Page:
Lawson Brigham speaks at UCLA

lbLawson Brigham, professor of geography and Arctic policy at the University of Alaska, Fairbanks, visited UCLA on Friday to speak as part of the Tod Spieker Colloquium Series. Brigham brings an interesting perspective to any discussion on the Arctic thanks to his academic credentials and maritime experience. He received a PhD from Cambridge in polar oceanography, and he is also a former Coast Guard officer and former director and Alaska Office director of the U.S. Arctic Research Commission in Anchorage.

Brigham presented an hour-long slideshow entitled, “The New Maritime Arctic: Implications of Globalization, Climate Change, and Geopolitics.” What really caught my eye was a chart he included developed by the GBN Global Business Network for the Arctic Marine Shipping Assessment (AMSA) showing four future scenarios for the Arctic based on two variables: demand and stability/regime development. The entire document and report are also available online here.

arcticscenarios

Brigham believes that while all four scenarios are plausible, the “Polar Preserve” is not consistent with the history of the Arctic or UNCLOS, for that matter. Unlike Antarctica, which fits the category of a “preserve” since there is less demand for resources and there are strict guidelines about activities in the area thanks to the Antarctic Treaty System, the Arctic generates a huge demand for resources from its littoral states and the world at large. The world’s largest zinc, nickel, and palladium mines all sit north of the Arctic Circle, and the most efficient way of transporting these resources to the rest of the world is via shipping. Oil and gas are also in high supply in the circumpolar zone. Thus, it seems that either one of two situations will pan out: “Arctic Race” or “Arctic Saga,” depending on whether there is a real, rules-based system to govern the area.

Perhaps one of the first stages to ensuring safety and security in the Arctic involves the establishment of shipping regulations. Brigham discussed the 2009 Arctic Marine Shipping Assessment (AMSA), which looks at maritime safety (but not naval and military security). He stressed the fact that AMSA requires consensus from all eight members of the Arctic Council, who have to approve the report before it can be issued. Its three themes are:

  1. Enhancing Arctic marine safety
  2. Building the Arctic marine infrastructure
  3. Protecting Arctic people and the environment

One of the main recommendations of AMSA involves the Arctic Marine Traffic System. As the ice melts, more ships are plying the frigid waters of the Arctic Ocean, so more regulations will be needed in order to avoid environmental disasters like the Exxon Valdez oil spill in 1989 or the recent collission of the Chinese oil tanker onto the Great Barrier Reef in Australia. This excerpt from an article in the Guardian about today’s arrests of sailors on the Mimosa, a Panama-registered ship which was taking an illegal shortcut through the Great Barrier Reef, demonstrates the risks shipping companies will take to save money, and why there is a need for real enforcement of regulations:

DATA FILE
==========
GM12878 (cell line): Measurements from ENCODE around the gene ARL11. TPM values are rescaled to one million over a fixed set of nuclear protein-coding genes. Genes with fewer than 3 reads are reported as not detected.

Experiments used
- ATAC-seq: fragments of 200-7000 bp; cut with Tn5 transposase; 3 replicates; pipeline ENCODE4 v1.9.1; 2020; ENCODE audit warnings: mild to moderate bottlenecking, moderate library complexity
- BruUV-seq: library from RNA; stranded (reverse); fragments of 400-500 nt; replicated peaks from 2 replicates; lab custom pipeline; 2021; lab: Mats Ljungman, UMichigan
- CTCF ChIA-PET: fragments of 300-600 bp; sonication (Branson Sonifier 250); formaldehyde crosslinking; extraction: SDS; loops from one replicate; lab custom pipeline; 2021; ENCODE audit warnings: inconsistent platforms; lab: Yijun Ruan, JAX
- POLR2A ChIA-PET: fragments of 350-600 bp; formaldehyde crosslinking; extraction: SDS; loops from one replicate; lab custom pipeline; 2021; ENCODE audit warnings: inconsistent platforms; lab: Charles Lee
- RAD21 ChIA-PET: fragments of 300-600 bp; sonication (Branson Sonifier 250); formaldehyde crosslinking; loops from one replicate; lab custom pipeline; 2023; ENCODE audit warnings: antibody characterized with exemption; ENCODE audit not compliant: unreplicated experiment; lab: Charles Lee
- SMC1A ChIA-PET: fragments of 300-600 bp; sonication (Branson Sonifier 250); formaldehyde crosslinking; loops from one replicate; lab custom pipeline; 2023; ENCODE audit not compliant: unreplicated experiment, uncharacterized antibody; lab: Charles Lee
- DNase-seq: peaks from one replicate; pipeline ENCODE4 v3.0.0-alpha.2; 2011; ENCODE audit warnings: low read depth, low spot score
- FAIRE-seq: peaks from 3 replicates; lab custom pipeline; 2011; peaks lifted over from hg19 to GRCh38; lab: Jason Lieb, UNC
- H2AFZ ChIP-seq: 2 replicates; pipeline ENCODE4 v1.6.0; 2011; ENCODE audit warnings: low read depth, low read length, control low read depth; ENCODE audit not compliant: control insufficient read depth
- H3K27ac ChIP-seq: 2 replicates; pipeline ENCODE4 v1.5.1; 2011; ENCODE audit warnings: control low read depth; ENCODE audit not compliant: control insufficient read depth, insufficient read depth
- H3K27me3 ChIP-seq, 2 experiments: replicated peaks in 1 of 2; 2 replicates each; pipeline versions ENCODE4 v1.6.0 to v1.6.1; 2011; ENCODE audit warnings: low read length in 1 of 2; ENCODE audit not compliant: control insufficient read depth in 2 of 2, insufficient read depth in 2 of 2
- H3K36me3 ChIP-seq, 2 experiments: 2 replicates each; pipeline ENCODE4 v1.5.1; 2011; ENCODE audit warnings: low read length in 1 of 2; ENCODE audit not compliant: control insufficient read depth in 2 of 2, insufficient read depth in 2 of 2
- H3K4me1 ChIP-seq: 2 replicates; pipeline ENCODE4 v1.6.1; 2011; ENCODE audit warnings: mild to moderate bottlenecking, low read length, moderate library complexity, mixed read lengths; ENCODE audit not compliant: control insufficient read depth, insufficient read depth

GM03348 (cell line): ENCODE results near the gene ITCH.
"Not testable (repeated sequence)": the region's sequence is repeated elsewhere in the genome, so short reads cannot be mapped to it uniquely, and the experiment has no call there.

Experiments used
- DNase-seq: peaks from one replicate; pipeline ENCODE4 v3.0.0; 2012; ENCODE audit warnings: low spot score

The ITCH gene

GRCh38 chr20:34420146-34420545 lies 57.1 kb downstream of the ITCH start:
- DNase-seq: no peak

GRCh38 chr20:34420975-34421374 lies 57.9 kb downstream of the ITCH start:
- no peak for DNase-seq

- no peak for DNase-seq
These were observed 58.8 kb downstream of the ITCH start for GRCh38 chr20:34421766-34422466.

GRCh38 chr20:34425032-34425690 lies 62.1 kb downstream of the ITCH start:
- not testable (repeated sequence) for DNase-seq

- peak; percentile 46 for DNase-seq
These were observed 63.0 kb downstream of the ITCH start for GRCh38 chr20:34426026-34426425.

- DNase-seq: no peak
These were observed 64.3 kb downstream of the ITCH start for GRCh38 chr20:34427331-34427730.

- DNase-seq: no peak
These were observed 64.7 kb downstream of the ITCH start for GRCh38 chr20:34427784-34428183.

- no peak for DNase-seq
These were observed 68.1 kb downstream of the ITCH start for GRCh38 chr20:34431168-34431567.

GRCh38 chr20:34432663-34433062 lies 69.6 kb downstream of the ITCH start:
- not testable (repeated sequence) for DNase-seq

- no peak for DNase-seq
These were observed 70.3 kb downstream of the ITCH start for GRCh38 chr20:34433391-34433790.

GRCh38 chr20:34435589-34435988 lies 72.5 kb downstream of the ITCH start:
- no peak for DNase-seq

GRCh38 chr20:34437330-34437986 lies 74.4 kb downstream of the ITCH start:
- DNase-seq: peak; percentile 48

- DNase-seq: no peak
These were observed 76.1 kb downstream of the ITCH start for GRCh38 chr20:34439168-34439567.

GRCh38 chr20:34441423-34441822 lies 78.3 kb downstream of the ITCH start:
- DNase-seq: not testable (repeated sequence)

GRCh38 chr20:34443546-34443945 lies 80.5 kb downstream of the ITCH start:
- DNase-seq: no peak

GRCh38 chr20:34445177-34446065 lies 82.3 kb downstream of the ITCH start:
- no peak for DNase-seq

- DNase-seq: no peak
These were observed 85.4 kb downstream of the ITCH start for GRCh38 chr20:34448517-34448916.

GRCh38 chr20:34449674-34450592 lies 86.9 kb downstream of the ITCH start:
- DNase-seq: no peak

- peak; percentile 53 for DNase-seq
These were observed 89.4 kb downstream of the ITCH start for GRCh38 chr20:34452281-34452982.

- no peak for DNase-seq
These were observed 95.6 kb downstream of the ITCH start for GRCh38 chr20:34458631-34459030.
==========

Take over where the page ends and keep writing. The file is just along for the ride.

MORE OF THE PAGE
“The men from the Mimosa, a Panama-registered vessel, were arrested following a tip-off by maritime authorities and were picked up by police in the town of Bowen, Queensland. According to reports the ship had not been registered with an official tracking system and failed to respond to attempts by the authorities to establish contact.

The incident has highlighted the “rat run” practice employed by some shipping companies who take illegal short cuts through the Great Barrier Reef, a world heritage site and the largest coral structure in the world, to save on journey times. The area has become known as “the coal highway” used by bulk carriers of coal and oil bound for Asia.

It has also raised the question of reform of Australia’s shipping regulations. Conservationists and green groups have criticised the government for turning a blind eye to the problem and allowing bulk carriers to go through the reef without marine pilots on board with local expertise.”

While the Arctic could turn into a similar type of highway for resources if the waters become navigable enough, it is hoped that such oil spills won’t befall the pristine region. As such, AMSA recommends a “comprehensive system to improve monitoring and tracking” with “near, real-time data shared among the Arctic states” and “vessel ID, tracks, data fusion and analyses, and detection of any anomalies.” This, coupled with improved SAR tactics (search and rescue), should make the Arctic a safer place for ships and the environment. Yet regulations have to be enforced, as the case of Australia sadly shows.

For further reading, you can check out one of Brigham’s article online, “Navigating the New Maritime Arctic,” published by the U.S. Naval Institute.

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